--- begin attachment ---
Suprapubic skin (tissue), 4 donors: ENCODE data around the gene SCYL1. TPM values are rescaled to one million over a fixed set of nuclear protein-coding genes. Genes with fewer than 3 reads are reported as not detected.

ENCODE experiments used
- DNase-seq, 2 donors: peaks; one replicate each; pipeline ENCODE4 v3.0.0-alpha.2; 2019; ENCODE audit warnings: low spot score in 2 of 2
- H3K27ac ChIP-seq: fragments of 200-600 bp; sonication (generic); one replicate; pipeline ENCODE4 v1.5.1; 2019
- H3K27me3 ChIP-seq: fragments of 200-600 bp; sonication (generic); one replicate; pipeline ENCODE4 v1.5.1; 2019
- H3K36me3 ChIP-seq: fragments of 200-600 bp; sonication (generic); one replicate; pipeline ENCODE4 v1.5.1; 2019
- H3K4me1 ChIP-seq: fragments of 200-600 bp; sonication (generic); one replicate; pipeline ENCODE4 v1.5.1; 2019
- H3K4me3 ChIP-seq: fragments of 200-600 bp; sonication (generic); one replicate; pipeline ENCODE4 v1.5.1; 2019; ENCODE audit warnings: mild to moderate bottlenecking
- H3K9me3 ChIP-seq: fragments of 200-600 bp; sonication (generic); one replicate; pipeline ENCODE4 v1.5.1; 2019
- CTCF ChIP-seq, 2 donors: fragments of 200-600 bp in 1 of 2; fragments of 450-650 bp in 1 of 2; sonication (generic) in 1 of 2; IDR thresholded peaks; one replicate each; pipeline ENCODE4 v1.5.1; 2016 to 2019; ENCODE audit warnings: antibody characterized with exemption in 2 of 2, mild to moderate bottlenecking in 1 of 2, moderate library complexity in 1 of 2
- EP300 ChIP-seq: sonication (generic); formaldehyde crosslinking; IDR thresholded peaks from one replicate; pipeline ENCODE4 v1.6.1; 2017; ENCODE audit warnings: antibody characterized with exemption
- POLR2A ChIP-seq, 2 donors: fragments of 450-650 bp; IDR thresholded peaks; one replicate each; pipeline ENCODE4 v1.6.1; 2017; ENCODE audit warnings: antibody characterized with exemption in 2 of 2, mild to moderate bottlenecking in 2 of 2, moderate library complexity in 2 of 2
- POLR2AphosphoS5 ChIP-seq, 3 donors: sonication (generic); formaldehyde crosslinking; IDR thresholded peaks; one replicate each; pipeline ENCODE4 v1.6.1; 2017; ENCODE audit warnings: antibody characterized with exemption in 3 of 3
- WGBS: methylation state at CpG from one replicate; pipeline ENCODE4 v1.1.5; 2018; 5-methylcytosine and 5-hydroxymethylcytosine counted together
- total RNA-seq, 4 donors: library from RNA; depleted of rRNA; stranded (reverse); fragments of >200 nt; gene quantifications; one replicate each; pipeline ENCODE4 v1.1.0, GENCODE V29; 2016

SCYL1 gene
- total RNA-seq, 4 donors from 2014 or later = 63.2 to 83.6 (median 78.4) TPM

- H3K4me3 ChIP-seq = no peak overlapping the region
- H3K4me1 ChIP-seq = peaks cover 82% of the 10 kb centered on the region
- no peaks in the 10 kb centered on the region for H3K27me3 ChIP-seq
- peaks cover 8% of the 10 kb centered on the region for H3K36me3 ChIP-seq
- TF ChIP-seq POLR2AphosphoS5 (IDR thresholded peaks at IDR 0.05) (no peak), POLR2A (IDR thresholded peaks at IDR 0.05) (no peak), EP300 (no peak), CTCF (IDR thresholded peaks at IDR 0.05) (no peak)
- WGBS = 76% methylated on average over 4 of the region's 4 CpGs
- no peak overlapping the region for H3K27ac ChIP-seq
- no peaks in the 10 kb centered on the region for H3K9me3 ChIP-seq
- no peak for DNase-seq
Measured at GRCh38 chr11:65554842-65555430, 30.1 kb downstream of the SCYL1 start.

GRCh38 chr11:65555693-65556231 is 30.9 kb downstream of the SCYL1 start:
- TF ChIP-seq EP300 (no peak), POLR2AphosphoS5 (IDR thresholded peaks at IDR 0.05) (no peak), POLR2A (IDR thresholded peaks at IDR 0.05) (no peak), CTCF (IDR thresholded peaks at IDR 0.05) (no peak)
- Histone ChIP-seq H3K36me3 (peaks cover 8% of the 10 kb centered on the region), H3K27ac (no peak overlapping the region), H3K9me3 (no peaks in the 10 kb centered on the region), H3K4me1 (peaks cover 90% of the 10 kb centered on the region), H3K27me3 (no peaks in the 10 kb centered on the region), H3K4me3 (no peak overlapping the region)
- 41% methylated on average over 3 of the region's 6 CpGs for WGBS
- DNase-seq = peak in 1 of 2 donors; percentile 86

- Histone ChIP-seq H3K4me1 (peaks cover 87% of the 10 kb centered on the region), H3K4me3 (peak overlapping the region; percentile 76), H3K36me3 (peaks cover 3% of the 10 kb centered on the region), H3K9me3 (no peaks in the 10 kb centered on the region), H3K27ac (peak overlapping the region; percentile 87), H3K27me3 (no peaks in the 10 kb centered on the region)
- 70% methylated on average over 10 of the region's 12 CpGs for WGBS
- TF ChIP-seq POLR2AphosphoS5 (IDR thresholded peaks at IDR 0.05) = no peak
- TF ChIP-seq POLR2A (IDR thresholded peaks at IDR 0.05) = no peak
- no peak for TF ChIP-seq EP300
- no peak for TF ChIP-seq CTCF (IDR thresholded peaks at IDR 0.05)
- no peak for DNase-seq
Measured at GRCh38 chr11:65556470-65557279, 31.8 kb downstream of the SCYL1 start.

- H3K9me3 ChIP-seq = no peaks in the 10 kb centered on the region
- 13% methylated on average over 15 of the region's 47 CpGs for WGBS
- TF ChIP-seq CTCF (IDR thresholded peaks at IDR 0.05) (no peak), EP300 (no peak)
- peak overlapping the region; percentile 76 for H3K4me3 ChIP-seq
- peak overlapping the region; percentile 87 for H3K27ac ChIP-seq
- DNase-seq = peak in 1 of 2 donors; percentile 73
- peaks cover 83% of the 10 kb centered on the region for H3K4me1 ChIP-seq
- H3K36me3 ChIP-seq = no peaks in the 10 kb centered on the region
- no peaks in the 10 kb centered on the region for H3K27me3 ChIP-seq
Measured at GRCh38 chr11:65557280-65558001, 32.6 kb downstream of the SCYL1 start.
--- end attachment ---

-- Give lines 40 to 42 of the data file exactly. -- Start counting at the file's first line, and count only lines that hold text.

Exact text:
Measured at GRCh38 chr11:65556470-65557279, 31.8 kb downstream of the SCYL1 start.

- H3K9me3 ChIP-seq = no peaks in the 10 kb centered on the region
- 13% methylated on average over 15 of the region's 47 CpGs for WGBS